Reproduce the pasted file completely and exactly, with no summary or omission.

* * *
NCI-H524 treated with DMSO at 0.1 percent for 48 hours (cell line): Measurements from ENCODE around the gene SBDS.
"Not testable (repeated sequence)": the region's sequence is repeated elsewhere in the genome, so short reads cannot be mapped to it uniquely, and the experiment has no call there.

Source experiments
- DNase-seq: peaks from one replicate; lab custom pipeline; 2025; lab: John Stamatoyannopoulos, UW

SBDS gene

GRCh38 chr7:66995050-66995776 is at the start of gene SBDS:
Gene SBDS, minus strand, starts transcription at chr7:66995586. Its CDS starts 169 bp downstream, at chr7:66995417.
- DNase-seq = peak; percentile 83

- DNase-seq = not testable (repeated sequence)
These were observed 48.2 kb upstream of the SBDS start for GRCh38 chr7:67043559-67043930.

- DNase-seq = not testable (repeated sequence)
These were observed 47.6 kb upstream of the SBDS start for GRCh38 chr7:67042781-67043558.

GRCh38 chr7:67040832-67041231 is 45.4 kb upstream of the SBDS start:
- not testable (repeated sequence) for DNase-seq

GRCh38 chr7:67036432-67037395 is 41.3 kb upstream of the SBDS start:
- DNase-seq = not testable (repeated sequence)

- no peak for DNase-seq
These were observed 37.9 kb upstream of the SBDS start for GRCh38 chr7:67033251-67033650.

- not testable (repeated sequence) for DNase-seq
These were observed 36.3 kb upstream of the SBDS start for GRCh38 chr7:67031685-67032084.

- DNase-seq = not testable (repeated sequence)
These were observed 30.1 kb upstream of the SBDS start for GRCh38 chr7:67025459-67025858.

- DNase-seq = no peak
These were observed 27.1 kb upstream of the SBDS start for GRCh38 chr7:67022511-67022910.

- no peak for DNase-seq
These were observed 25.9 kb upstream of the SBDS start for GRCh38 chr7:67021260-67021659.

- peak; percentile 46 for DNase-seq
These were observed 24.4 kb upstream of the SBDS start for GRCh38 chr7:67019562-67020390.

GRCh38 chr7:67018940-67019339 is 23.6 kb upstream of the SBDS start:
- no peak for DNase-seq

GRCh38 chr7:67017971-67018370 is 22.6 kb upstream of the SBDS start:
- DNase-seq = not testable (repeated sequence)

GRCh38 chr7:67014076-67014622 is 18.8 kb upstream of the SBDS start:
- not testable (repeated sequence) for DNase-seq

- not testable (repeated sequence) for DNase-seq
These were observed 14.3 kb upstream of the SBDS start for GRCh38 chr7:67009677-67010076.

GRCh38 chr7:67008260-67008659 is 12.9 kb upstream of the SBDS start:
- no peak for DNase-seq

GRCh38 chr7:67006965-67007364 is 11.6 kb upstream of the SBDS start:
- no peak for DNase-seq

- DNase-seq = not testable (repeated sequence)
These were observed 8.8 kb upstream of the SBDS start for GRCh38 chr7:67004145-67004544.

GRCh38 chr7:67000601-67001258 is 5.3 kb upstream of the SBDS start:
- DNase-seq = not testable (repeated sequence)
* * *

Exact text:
NCI-H524 treated with DMSO at 0.1 percent for 48 hours (cell line): Measurements from ENCODE around the gene SBDS.
"Not testable (repeated sequence)": the region's sequence is repeated elsewhere in the genome, so short reads cannot be mapped to it uniquely, and the experiment has no call there.

Source experiments
- DNase-seq: peaks from one replicate; lab custom pipeline; 2025; lab: John Stamatoyannopoulos, UW

SBDS gene

GRCh38 chr7:66995050-66995776 is at the start of gene SBDS:
Gene SBDS, minus strand, starts transcription at chr7:66995586. Its CDS starts 169 bp downstream, at chr7:66995417.
- DNase-seq = peak; percentile 83

- DNase-seq = not testable (repeated sequence)
These were observed 48.2 kb upstream of the SBDS start for GRCh38 chr7:67043559-67043930.

- DNase-seq = not testable (repeated sequence)
These were observed 47.6 kb upstream of the SBDS start for GRCh38 chr7:67042781-67043558.

GRCh38 chr7:67040832-67041231 is 45.4 kb upstream of the SBDS start:
- not testable (repeated sequence) for DNase-seq

GRCh38 chr7:67036432-67037395 is 41.3 kb upstream of the SBDS start:
- DNase-seq = not testable (repeated sequence)

- no peak for DNase-seq
These were observed 37.9 kb upstream of the SBDS start for GRCh38 chr7:67033251-67033650.

- not testable (repeated sequence) for DNase-seq
These were observed 36.3 kb upstream of the SBDS start for GRCh38 chr7:67031685-67032084.

- DNase-seq = not testable (repeated sequence)
These were observed 30.1 kb upstream of the SBDS start for GRCh38 chr7:67025459-67025858.

- DNase-seq = no peak
These were observed 27.1 kb upstream of the SBDS start for GRCh38 chr7:67022511-67022910.

- no peak for DNase-seq
These were observed 25.9 kb upstream of the SBDS start for GRCh38 chr7:67021260-67021659.

- peak; percentile 46 for DNase-seq
These were observed 24.4 kb upstream of the SBDS start for GRCh38 chr7:67019562-67020390.

GRCh38 chr7:67018940-67019339 is 23.6 kb upstream of the SBDS start:
- no peak for DNase-seq

GRCh38 chr7:67017971-67018370 is 22.6 kb upstream of the SBDS start:
- DNase-seq = not testable (repeated sequence)

GRCh38 chr7:67014076-67014622 is 18.8 kb upstream of the SBDS start:
- not testable (repeated sequence) for DNase-seq

- not testable (repeated sequence) for DNase-seq
These were observed 14.3 kb upstream of the SBDS start for GRCh38 chr7:67009677-67010076.

GRCh38 chr7:67008260-67008659 is 12.9 kb upstream of the SBDS start:
- no peak for DNase-seq

GRCh38 chr7:67006965-67007364 is 11.6 kb upstream of the SBDS start:
- no peak for DNase-seq

- DNase-seq = not testable (repeated sequence)
These were observed 8.8 kb upstream of the SBDS start for GRCh38 chr7:67004145-67004544.

GRCh38 chr7:67000601-67001258 is 5.3 kb upstream of the SBDS start:
- DNase-seq = not testable (repeated sequence)